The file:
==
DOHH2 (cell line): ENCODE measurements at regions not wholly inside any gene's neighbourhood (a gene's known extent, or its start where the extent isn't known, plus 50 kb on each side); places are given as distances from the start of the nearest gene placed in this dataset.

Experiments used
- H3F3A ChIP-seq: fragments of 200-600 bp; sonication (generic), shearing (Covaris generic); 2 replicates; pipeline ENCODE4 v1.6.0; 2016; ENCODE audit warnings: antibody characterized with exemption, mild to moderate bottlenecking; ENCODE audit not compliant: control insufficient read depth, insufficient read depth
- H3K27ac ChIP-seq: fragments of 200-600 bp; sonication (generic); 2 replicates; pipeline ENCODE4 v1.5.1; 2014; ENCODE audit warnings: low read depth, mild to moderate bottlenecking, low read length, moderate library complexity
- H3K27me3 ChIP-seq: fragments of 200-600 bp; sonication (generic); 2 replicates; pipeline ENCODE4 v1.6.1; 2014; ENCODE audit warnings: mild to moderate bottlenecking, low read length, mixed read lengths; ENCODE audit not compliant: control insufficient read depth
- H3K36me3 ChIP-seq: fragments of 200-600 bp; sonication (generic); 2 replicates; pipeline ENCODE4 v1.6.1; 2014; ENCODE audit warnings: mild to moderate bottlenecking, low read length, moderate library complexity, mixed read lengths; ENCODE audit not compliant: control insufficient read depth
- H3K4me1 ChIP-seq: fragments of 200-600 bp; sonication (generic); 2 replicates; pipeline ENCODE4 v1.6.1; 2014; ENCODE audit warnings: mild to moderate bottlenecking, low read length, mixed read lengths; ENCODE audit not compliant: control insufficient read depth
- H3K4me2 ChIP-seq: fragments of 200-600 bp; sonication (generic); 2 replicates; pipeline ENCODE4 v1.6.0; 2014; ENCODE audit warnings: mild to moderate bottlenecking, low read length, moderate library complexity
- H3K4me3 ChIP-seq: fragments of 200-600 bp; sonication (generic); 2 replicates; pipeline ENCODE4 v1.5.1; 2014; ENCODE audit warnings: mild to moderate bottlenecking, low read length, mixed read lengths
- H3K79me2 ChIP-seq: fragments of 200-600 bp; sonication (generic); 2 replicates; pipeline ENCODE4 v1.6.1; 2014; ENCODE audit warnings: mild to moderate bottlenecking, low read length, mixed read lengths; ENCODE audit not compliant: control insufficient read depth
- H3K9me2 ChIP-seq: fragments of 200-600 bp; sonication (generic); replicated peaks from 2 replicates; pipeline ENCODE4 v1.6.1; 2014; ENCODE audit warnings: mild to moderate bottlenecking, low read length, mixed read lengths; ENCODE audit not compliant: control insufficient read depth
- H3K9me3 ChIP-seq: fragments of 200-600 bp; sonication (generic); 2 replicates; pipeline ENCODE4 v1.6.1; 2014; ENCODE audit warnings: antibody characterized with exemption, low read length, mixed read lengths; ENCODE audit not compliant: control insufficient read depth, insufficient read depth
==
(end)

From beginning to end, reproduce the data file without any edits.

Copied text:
DOHH2 (cell line): ENCODE measurements at regions not wholly inside any gene's neighbourhood (a gene's known extent, or its start where the extent isn't known, plus 50 kb on each side); places are given as distances from the start of the nearest gene placed in this dataset.

Experiments used
- H3F3A ChIP-seq: fragments of 200-600 bp; sonication (generic), shearing (Covaris generic); 2 replicates; pipeline ENCODE4 v1.6.0; 2016; ENCODE audit warnings: antibody characterized with exemption, mild to moderate bottlenecking; ENCODE audit not compliant: control insufficient read depth, insufficient read depth
- H3K27ac ChIP-seq: fragments of 200-600 bp; sonication (generic); 2 replicates; pipeline ENCODE4 v1.5.1; 2014; ENCODE audit warnings: low read depth, mild to moderate bottlenecking, low read length, moderate library complexity
- H3K27me3 ChIP-seq: fragments of 200-600 bp; sonication (generic); 2 replicates; pipeline ENCODE4 v1.6.1; 2014; ENCODE audit warnings: mild to moderate bottlenecking, low read length, mixed read lengths; ENCODE audit not compliant: control insufficient read depth
- H3K36me3 ChIP-seq: fragments of 200-600 bp; sonication (generic); 2 replicates; pipeline ENCODE4 v1.6.1; 2014; ENCODE audit warnings: mild to moderate bottlenecking, low read length, moderate library complexity, mixed read lengths; ENCODE audit not compliant: control insufficient read depth
- H3K4me1 ChIP-seq: fragments of 200-600 bp; sonication (generic); 2 replicates; pipeline ENCODE4 v1.6.1; 2014; ENCODE audit warnings: mild to moderate bottlenecking, low read length, mixed read lengths; ENCODE audit not compliant: control insufficient read depth
- H3K4me2 ChIP-seq: fragments of 200-600 bp; sonication (generic); 2 replicates; pipeline ENCODE4 v1.6.0; 2014; ENCODE audit warnings: mild to moderate bottlenecking, low read length, moderate library complexity
- H3K4me3 ChIP-seq: fragments of 200-600 bp; sonication (generic); 2 replicates; pipeline ENCODE4 v1.5.1; 2014; ENCODE audit warnings: mild to moderate bottlenecking, low read length, mixed read lengths
- H3K79me2 ChIP-seq: fragments of 200-600 bp; sonication (generic); 2 replicates; pipeline ENCODE4 v1.6.1; 2014; ENCODE audit warnings: mild to moderate bottlenecking, low read length, mixed read lengths; ENCODE audit not compliant: control insufficient read depth
- H3K9me2 ChIP-seq: fragments of 200-600 bp; sonication (generic); replicated peaks from 2 replicates; pipeline ENCODE4 v1.6.1; 2014; ENCODE audit warnings: mild to moderate bottlenecking, low read length, mixed read lengths; ENCODE audit not compliant: control insufficient read depth
- H3K9me3 ChIP-seq: fragments of 200-600 bp; sonication (generic); 2 replicates; pipeline ENCODE4 v1.6.1; 2014; ENCODE audit warnings: antibody characterized with exemption, low read length, mixed read lengths; ENCODE audit not compliant: control insufficient read depth, insufficient read depth